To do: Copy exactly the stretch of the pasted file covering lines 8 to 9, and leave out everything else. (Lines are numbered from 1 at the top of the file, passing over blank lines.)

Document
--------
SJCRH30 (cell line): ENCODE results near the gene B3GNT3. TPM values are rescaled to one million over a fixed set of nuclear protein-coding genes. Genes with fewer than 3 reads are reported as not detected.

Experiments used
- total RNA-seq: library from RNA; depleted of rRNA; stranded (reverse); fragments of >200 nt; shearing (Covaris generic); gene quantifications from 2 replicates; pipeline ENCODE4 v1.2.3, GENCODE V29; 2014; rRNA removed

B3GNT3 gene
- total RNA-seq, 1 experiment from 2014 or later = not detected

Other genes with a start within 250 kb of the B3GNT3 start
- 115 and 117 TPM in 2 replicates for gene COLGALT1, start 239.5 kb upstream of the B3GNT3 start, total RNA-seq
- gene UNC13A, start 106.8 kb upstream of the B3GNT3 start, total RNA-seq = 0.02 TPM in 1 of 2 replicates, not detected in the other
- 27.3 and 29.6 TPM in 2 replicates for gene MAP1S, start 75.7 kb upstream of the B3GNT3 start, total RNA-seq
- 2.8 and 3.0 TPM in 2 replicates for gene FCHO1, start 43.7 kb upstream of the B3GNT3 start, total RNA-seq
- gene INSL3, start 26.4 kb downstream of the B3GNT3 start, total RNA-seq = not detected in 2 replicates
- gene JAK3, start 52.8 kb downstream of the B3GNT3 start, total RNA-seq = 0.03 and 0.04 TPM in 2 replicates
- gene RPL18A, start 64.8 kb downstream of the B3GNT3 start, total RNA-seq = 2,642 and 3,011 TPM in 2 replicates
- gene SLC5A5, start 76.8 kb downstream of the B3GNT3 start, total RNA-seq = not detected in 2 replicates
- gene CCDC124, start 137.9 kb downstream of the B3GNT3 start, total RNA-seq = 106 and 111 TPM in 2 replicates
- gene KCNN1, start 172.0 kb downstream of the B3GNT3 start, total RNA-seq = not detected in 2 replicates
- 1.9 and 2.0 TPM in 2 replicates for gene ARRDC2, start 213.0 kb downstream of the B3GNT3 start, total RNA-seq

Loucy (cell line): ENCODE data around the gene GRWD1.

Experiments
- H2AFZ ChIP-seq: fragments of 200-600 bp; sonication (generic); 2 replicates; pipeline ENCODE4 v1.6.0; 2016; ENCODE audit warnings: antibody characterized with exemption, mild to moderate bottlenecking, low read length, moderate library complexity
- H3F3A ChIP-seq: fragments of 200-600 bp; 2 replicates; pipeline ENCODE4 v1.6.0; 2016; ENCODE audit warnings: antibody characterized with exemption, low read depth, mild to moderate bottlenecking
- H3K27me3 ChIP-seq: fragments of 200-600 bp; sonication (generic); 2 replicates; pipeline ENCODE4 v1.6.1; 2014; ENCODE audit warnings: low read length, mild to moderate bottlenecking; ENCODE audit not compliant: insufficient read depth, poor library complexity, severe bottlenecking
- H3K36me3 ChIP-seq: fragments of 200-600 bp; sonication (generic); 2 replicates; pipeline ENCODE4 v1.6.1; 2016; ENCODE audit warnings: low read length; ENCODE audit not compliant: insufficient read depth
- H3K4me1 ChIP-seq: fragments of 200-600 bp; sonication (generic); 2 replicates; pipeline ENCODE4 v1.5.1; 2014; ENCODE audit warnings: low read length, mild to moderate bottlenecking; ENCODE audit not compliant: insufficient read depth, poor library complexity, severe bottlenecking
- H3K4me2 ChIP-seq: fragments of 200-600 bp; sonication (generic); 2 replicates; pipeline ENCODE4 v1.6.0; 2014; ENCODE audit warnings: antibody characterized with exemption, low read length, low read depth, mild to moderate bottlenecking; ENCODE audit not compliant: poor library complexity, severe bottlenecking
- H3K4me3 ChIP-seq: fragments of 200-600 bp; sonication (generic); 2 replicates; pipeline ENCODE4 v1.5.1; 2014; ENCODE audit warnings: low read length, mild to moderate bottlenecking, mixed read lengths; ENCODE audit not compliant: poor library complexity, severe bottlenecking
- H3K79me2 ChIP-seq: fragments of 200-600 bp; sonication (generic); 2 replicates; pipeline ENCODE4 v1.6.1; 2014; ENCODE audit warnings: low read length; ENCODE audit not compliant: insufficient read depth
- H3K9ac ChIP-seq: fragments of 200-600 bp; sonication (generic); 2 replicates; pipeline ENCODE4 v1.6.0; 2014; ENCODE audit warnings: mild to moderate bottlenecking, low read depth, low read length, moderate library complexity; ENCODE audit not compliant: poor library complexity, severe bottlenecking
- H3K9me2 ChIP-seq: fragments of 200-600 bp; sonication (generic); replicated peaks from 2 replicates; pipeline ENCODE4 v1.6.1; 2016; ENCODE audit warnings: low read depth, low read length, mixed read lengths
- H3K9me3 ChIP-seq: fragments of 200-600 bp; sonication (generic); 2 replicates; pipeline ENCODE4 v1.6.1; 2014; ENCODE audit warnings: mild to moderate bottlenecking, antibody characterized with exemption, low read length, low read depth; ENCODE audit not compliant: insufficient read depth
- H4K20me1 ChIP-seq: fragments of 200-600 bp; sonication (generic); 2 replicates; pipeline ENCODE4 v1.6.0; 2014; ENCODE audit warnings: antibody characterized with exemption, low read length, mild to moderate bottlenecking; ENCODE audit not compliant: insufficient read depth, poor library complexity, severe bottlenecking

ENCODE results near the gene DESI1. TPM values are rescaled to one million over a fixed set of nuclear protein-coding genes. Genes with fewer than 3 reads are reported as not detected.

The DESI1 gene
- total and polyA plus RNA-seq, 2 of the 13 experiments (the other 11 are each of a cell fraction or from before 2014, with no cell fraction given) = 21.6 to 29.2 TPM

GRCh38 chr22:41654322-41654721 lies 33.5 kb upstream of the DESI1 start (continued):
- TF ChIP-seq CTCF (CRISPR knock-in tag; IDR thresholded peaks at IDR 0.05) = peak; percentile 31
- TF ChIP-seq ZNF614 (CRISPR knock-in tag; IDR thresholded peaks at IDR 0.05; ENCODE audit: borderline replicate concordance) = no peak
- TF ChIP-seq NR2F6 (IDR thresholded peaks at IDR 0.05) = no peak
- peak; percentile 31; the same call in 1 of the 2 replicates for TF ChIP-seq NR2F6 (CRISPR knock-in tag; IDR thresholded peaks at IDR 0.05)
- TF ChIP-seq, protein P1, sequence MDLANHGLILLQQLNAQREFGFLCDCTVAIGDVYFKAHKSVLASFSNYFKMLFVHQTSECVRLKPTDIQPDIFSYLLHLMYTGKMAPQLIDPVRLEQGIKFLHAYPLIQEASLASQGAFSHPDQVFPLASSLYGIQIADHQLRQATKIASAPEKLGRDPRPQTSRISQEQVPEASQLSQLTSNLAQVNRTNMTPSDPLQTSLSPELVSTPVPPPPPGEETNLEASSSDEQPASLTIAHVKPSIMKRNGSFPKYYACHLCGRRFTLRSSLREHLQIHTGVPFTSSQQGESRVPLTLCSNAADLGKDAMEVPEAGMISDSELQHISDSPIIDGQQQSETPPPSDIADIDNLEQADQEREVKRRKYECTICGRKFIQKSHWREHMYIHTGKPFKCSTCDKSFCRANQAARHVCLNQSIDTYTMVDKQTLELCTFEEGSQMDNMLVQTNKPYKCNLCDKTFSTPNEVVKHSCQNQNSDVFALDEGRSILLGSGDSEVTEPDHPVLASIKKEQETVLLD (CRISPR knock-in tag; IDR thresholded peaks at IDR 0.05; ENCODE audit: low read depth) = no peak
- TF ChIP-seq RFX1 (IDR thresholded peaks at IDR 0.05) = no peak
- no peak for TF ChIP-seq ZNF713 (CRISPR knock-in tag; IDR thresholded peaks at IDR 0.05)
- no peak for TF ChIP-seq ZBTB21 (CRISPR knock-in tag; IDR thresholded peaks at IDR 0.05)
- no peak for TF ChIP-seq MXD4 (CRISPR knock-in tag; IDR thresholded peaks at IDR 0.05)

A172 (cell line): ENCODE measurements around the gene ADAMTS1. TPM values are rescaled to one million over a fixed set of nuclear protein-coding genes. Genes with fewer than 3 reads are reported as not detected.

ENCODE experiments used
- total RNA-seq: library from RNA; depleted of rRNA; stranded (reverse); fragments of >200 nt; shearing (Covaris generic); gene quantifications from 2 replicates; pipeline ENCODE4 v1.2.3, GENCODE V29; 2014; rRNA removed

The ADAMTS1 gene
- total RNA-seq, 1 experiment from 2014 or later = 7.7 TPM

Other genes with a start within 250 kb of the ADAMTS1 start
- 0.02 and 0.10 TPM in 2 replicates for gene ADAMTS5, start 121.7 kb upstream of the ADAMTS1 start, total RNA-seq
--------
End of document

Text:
- gene UNC13A, start 106.8 kb upstream of the B3GNT3 start, total RNA-seq = 0.02 TPM in 1 of 2 replicates, not detected in the other
- 27.3 and 29.6 TPM in 2 replicates for gene MAP1S, start 75.7 kb upstream of the B3GNT3 start, total RNA-seq